United States and Chinese trade negotiators will resume talks in Washington in early October, Beijing said Thursday after new punitive tariffs raised fears of a breakdown in the protracted negotiations.
Trump aims to balance trade between the two countries, which has been largely favourable to China.
The tide of trade optimism also lifted oil prices, but the gain was capped by a report showing an unexpected increase in USA crude inventories.
The United States began imposing 15% tariffs on a variety of Chinese goods on Sunday - including footwear, smart watches and flat-panel televisions - as China began imposing new duties on USA crude, the latest escalation in a bruising trade war.
The U.S., Europe, Japan and other trading partners say those plans violate China's market-opening commitments and are based on stealing or pressuring companies to hand over technology. China said on Monday it had lodged a complaint against the United States at the World Trade Organization.
In the meantime, both sides continued their tit-for-tat trade war this week. Trump announced in August that he was ready to increase rates on existing tariffs from 25% to 30% on $250bn worth of Chinese goods in October, including tuna, tilapia and red swimming crab.
Top officials last met in Shanghai in July for discussions that were described as "constructive" but ended with no announcements.
China immediately hit back, slapping tariffs of up to 10 percent on over 1,700 items imported from the US.
The National Retail Federation said it was encouraged by confirmation of in-person trade talks, and urged Washington to end the trade war and work for a rollback of all tariffs.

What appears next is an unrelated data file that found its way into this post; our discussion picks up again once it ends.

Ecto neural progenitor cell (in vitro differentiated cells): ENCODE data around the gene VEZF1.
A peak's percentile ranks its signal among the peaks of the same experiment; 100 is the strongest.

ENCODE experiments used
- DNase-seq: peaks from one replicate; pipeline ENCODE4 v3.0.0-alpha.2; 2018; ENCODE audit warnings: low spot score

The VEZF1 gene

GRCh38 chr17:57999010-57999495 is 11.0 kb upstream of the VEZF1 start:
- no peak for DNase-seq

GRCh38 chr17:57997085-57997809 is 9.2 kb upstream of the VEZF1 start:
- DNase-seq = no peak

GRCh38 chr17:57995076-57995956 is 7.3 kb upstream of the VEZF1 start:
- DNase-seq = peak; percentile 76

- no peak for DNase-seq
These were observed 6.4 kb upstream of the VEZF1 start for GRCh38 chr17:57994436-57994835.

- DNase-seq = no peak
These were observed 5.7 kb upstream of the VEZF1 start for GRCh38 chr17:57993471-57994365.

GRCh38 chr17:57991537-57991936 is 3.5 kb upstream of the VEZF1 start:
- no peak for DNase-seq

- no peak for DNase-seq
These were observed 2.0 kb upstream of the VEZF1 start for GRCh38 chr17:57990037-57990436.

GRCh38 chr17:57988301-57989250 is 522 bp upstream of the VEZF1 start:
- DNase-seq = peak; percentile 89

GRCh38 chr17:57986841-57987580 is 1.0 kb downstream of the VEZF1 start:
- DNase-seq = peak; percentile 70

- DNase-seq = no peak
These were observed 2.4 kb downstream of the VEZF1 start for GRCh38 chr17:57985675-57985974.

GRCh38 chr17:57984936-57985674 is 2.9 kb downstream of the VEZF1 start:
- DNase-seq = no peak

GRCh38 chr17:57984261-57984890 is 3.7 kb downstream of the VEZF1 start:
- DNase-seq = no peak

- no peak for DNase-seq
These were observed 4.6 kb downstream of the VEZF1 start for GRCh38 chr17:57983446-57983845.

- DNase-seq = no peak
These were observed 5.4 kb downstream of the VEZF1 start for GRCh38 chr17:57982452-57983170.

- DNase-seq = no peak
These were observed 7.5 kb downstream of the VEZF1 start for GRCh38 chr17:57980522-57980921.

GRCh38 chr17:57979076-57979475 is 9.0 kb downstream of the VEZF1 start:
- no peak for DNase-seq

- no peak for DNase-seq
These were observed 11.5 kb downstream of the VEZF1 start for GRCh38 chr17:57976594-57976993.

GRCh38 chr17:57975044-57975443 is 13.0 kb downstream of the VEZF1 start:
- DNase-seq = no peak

This week China said it had lodged a complaint against the USA with the World Trade Organization (WTO), one day after new tariffs came into force.
With fears growing that the global economy's hurtling toward a recession, officials in Beijing and Washington both confirmed that the two sides will sit for high-level meetings early next month.
The news will be seen as a sign of optimism in a trade war that has weighed on the global economy and stock markets while also shaking diplomatic relations between the two global powers.
Analysts noted that investors remain nervous and markets could react with volatility on comments or actions from either side.
The United States and China have agreed to resume face-to-face negotiations meant to end their ongoing trade war, CNN reports. -China talks in October.
The United States plans to increase the tariff rate to 30 per cent from the 25 per cent duty already in place on $250 billion worth of Chinese imports from October 1. While Trump's administration ratchets up the tariff pressure, China is having to add stimulus to support its slowing economy.